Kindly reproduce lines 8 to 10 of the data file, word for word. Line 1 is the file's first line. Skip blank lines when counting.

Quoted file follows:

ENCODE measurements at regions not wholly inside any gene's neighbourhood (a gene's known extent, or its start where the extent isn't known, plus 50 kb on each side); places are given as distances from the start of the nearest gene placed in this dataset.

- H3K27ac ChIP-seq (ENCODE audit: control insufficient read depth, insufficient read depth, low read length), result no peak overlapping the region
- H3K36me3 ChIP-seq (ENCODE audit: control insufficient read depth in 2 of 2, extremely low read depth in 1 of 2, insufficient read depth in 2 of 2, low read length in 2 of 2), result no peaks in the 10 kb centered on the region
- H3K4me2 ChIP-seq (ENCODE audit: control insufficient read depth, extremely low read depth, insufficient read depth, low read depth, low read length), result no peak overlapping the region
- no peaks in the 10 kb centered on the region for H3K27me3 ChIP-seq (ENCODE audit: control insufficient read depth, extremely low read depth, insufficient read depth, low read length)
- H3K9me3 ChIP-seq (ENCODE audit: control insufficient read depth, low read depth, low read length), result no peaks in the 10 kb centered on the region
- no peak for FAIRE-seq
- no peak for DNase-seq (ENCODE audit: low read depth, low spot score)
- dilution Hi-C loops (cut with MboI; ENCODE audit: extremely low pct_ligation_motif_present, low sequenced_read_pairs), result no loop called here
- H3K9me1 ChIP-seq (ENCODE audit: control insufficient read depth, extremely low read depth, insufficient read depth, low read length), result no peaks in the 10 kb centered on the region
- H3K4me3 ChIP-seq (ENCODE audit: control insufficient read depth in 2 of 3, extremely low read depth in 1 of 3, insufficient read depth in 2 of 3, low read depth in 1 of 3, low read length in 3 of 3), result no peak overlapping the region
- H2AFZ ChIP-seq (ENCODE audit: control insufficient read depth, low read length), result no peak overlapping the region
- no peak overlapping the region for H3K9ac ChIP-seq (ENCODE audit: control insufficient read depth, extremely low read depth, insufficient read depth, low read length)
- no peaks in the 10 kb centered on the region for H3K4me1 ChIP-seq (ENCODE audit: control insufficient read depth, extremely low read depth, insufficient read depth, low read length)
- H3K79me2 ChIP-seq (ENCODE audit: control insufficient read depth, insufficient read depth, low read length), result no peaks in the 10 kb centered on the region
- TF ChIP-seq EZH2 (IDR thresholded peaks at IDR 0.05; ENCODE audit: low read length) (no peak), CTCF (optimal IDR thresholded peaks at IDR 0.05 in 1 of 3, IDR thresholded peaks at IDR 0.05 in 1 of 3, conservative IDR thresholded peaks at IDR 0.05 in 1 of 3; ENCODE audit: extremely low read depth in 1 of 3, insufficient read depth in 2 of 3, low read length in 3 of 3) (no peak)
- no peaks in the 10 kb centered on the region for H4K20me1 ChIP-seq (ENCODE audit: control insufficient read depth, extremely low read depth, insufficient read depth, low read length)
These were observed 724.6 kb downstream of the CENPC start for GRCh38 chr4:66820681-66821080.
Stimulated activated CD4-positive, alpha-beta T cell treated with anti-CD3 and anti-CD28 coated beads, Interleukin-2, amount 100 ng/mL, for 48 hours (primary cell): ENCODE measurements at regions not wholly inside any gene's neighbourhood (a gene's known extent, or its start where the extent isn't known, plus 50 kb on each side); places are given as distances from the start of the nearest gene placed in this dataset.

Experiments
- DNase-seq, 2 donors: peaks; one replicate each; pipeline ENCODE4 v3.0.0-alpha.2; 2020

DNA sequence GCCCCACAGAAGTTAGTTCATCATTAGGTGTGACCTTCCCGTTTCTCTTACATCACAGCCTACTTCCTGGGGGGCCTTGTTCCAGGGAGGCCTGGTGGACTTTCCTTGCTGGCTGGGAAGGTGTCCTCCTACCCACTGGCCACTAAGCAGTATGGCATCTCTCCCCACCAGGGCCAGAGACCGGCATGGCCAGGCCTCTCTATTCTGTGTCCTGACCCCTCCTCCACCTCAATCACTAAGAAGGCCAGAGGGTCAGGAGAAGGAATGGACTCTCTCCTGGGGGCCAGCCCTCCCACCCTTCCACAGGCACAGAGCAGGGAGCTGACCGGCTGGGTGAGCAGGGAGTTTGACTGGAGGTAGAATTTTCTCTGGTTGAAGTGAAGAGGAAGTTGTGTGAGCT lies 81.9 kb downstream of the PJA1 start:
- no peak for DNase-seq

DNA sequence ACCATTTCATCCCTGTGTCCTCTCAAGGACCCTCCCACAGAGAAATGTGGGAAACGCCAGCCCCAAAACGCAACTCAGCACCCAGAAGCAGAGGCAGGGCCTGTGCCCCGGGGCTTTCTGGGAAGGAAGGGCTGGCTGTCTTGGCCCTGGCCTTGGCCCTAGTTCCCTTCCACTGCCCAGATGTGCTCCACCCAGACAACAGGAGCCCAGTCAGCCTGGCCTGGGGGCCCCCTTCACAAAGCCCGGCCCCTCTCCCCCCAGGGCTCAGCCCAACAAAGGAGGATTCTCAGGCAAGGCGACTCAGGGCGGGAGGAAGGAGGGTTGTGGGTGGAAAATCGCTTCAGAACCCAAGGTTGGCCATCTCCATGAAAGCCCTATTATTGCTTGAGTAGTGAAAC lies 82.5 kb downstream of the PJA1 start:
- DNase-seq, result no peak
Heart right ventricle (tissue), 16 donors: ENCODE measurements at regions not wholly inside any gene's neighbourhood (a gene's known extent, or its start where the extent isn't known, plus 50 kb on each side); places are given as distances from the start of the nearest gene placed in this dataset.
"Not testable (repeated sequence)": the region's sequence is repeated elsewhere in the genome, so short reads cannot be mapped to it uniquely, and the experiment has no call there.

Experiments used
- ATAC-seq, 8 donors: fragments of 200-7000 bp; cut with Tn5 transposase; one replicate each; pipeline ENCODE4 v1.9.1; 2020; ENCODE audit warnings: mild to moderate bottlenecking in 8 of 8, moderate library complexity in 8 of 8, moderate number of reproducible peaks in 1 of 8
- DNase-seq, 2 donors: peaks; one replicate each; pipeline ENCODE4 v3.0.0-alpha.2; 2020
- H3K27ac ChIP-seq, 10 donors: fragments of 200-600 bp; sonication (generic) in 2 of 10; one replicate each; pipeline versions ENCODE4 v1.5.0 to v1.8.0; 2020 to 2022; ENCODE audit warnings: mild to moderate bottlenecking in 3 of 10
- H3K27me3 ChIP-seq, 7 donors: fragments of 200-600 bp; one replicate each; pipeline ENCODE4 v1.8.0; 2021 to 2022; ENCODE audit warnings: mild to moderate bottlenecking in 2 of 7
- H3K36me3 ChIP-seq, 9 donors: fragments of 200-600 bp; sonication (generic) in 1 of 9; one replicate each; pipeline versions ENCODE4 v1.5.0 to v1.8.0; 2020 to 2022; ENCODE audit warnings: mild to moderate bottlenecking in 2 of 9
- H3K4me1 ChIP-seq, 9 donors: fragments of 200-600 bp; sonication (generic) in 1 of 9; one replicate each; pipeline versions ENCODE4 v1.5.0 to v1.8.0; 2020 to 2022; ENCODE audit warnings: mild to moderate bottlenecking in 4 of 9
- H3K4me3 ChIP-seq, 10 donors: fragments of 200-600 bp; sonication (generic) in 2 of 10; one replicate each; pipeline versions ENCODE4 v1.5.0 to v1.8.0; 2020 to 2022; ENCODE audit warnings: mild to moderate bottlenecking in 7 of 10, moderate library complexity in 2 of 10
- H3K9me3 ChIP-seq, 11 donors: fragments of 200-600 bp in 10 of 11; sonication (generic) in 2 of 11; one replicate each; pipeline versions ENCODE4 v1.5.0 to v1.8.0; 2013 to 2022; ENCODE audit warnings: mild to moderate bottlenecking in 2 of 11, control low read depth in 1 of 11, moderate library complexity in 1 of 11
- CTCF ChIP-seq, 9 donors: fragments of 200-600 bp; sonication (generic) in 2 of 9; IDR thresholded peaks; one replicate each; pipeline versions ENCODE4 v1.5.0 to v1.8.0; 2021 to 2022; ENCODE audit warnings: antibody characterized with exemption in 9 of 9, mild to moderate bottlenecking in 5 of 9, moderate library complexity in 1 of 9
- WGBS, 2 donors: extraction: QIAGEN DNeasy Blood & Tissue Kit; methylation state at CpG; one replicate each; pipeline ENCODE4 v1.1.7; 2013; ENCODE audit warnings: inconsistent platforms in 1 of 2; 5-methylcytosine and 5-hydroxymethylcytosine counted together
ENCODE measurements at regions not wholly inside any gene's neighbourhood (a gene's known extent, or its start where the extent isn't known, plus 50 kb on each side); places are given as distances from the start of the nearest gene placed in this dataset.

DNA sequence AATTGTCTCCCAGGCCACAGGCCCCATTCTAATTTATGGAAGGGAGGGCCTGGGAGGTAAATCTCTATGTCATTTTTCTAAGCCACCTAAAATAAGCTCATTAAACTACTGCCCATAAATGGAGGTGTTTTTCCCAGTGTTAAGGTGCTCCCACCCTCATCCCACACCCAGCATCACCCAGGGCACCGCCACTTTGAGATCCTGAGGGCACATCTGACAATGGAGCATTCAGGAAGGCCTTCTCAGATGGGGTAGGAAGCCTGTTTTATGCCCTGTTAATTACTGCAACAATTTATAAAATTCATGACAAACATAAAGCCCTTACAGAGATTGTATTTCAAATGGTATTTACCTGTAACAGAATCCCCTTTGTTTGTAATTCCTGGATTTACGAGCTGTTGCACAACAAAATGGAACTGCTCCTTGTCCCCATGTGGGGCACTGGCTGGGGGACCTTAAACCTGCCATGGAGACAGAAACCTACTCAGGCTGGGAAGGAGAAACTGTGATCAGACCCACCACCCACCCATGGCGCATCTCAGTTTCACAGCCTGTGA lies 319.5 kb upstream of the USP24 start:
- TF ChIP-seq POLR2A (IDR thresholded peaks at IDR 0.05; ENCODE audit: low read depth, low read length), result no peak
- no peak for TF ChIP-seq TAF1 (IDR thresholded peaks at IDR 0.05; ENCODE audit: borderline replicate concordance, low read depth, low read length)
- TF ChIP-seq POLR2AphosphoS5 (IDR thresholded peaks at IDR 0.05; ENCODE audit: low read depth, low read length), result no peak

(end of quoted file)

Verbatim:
- no peak for DNase-seq (ENCODE audit: low read depth, low spot score)
- dilution Hi-C loops (cut with MboI; ENCODE audit: extremely low pct_ligation_motif_present, low sequenced_read_pairs), result no loop called here
- H3K9me1 ChIP-seq (ENCODE audit: control insufficient read depth, extremely low read depth, insufficient read depth, low read length), result no peaks in the 10 kb centered on the region